This is what ACoS does for you. It is simply the ratio of your advertising cost to the total revenue you realize from your ads:

Ad Cost / Ad Revenue

ACoS is usually in percentages, so whatever you get from the above calculation is the percentage spent on advertising for every dollar you’ve made.

The ACoS is crucial for evaluating your ad spend and strategizing effectively. An ACoS that is too high will cause you to lose money.

Amazon sellers usually worry about having a good ACoS figure, however, it is not possible to estimate whether your ACoS is good or bad. It is dependent on your marketing goals per time and what you intend to achieve.

Related: 2020 Guide to Creating Great Amazon Marketing Strategy

Amazon Buy Box

Selling on Amazon puts you up against thousands of other sellers, you have to face fierce competition, find a way to stand out and make sales.

Becoming a private label seller on Amazon is one way to cut down on competition, the other way is to win Amazon’s Buy Box. To be fair, winning the buy box is a lot easier for private label sellers. 

Amazon’s Buy Box is the white section that allows you to add items for purchase to your cart or proceed to checkout. 

The Buy Box is extremely important to resellers, such as Amazon arbitrageurs, because they are juggling for it. Additionally, when you access Amazon with a mobile device, the Buy Box displays immediately beneath the product, and there is no “Other Sellers” section.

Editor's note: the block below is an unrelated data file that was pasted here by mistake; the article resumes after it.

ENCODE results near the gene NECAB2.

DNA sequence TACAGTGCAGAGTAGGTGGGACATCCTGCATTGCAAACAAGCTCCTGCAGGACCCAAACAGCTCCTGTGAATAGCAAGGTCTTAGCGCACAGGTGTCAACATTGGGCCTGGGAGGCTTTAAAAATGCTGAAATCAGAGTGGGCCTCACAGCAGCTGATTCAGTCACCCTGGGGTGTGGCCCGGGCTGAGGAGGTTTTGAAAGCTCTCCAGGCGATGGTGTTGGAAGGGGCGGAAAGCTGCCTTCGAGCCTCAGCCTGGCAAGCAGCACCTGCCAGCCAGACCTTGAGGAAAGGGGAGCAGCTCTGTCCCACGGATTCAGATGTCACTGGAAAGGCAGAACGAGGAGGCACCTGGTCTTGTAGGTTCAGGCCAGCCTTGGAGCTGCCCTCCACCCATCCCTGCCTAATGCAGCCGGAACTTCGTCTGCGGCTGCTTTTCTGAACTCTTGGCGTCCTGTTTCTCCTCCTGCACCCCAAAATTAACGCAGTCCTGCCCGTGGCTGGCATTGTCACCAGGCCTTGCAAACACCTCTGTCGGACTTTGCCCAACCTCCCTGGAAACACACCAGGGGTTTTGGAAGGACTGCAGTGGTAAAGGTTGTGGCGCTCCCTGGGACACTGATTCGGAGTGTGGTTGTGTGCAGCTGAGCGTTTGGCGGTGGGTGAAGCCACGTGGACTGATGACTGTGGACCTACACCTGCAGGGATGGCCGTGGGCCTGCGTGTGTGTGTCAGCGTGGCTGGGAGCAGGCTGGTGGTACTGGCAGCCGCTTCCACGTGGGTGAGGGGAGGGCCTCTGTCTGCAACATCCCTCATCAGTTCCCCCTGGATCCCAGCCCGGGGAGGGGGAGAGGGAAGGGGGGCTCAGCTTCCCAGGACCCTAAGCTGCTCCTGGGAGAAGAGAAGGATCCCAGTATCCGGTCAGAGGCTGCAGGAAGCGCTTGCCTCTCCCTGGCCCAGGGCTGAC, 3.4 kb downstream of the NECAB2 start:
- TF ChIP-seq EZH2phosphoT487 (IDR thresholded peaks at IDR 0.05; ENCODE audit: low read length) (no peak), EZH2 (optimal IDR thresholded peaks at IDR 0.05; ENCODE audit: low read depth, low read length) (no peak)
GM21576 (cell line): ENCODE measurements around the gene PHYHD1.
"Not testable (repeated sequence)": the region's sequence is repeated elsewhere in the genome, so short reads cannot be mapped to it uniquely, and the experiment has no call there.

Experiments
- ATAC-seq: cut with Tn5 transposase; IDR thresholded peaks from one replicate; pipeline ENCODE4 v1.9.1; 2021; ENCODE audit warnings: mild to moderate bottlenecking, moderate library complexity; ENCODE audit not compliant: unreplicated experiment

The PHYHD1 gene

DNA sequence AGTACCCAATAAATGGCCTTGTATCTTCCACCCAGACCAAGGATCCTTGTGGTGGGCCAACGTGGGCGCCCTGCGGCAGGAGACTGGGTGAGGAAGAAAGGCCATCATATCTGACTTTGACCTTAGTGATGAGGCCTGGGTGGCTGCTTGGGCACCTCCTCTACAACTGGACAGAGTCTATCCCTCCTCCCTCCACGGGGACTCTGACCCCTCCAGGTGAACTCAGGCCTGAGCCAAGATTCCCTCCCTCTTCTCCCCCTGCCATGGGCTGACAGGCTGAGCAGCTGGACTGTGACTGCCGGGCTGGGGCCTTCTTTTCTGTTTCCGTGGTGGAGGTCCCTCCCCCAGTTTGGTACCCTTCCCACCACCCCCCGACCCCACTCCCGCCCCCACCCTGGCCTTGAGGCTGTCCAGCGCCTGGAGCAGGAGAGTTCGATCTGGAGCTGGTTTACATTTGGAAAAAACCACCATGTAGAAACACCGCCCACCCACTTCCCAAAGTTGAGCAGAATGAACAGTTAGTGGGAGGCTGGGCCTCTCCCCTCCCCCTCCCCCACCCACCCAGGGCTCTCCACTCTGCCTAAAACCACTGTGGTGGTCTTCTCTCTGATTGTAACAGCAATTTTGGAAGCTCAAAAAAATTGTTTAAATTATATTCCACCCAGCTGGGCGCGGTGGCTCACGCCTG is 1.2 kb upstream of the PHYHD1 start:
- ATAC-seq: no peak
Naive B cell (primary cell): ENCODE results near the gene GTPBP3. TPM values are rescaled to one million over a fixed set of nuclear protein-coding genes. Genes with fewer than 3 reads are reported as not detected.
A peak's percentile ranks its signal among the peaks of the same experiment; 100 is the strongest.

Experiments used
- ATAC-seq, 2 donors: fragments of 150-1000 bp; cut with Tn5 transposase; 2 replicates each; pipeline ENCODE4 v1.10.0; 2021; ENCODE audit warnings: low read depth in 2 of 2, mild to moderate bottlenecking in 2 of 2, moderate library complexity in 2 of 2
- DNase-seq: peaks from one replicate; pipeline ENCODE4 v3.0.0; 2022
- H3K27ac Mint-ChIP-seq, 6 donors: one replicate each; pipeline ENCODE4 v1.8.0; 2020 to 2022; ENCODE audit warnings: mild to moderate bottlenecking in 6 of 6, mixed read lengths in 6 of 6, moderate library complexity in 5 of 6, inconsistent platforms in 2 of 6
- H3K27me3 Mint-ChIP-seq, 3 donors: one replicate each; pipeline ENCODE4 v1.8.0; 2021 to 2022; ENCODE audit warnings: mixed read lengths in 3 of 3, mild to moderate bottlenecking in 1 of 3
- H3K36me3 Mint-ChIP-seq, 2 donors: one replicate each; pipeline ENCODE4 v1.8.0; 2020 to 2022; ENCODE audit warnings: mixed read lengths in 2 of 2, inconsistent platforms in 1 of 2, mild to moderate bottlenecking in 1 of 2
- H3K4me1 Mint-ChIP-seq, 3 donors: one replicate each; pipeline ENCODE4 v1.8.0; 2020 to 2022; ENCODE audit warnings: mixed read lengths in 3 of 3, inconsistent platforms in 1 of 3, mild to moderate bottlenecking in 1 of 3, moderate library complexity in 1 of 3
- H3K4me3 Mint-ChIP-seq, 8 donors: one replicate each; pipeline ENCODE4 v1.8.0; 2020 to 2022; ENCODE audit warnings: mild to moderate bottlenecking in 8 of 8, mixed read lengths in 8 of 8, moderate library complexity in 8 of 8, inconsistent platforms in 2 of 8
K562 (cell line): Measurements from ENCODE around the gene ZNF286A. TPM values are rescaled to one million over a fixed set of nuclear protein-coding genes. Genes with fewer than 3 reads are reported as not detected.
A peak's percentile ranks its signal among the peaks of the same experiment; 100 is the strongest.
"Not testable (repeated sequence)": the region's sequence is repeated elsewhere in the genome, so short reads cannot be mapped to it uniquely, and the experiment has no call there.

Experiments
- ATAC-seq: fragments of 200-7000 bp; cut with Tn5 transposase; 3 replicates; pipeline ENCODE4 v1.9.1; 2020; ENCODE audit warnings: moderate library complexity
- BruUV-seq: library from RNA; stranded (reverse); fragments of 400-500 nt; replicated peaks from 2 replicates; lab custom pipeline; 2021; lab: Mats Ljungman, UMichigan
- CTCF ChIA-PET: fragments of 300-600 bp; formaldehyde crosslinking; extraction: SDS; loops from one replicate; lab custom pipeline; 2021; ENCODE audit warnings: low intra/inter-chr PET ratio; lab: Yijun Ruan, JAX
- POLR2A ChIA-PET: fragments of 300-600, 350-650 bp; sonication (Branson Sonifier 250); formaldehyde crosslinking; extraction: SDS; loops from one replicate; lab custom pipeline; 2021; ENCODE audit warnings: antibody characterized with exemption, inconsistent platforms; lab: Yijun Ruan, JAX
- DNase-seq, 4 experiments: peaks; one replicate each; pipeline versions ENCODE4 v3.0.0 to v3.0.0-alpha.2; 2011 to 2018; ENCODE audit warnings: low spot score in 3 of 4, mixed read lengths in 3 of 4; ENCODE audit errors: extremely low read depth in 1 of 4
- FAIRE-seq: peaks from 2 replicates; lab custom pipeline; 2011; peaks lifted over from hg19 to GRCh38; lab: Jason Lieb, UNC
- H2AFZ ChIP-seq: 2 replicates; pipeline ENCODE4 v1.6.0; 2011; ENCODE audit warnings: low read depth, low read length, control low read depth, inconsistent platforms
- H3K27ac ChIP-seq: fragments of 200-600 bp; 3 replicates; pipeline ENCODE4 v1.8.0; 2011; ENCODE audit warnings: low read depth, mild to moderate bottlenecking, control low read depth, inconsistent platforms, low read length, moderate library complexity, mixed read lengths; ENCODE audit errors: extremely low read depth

How do you win the Buy Box?

No one can tell exactly how to win the Buy Box, only Amazon knows that. But here are a few things we know might be helpful:

  • Get a professional account
  • Items on sale in your store should be new
  • The items must be available in your inventory

Winning the buy box is not equivalent to having only your items displayed for the whole day, however, you get to have your items displayed for the major part of the day.

A+ Content

Amazon’s A+ content feature allows sellers to describe their products better using high-quality images and videos. The A+ content feature is different from product descriptions and is only available to sellers on the professional plan.

Related: Selling on Amazon: Individual vs Professional Selling Plans

Fulfillment Channels

The major part of selling on Amazon is fulfilling orders. Amazon offers multiple fulfillment options, but two of the most popular ones are:

  • Fulfillment by Amazon
  • Fulfillment by Merchant

The fulfillment by Amazon option simply means that Amazon takes care of storage, packaging, shipping, delivery, and everything else that has to do with your products.

On the other hand, if you choose the Fulfillment by Merchant option, you will have to take care of all these processes yourself. 

Related: How to sell on Amazon FBA for Beginners


Becoming a successful Amazon seller is often dependent on how well you understand the platform. Amazon sellers usually have to do a lot of research before they’re able to fully grasp the industry’s jargon. If you read this to the end, you just took a step in the right direction.